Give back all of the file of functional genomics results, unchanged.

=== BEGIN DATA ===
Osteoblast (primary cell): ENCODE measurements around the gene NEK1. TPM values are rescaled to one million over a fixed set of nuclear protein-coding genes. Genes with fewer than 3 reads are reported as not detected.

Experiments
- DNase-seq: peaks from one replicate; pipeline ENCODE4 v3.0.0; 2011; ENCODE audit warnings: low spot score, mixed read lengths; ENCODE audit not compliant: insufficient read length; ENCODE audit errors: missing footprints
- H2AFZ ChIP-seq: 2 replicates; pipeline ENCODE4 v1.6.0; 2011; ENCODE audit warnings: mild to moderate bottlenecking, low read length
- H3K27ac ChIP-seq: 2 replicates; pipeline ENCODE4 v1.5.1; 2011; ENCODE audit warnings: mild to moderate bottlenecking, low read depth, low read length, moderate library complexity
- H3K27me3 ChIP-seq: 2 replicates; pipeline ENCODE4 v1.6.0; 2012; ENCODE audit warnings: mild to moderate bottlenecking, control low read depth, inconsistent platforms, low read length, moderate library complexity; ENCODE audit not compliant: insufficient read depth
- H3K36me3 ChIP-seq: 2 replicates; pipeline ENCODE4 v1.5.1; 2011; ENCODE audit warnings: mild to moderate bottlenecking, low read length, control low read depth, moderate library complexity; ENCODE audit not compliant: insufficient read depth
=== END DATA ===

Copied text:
Osteoblast (primary cell): ENCODE measurements around the gene NEK1. TPM values are rescaled to one million over a fixed set of nuclear protein-coding genes. Genes with fewer than 3 reads are reported as not detected.

Experiments
- DNase-seq: peaks from one replicate; pipeline ENCODE4 v3.0.0; 2011; ENCODE audit warnings: low spot score, mixed read lengths; ENCODE audit not compliant: insufficient read length; ENCODE audit errors: missing footprints
- H2AFZ ChIP-seq: 2 replicates; pipeline ENCODE4 v1.6.0; 2011; ENCODE audit warnings: mild to moderate bottlenecking, low read length
- H3K27ac ChIP-seq: 2 replicates; pipeline ENCODE4 v1.5.1; 2011; ENCODE audit warnings: mild to moderate bottlenecking, low read depth, low read length, moderate library complexity
- H3K27me3 ChIP-seq: 2 replicates; pipeline ENCODE4 v1.6.0; 2012; ENCODE audit warnings: mild to moderate bottlenecking, control low read depth, inconsistent platforms, low read length, moderate library complexity; ENCODE audit not compliant: insufficient read depth
- H3K36me3 ChIP-seq: 2 replicates; pipeline ENCODE4 v1.5.1; 2011; ENCODE audit warnings: mild to moderate bottlenecking, low read length, control low read depth, moderate library complexity; ENCODE audit not compliant: insufficient read depth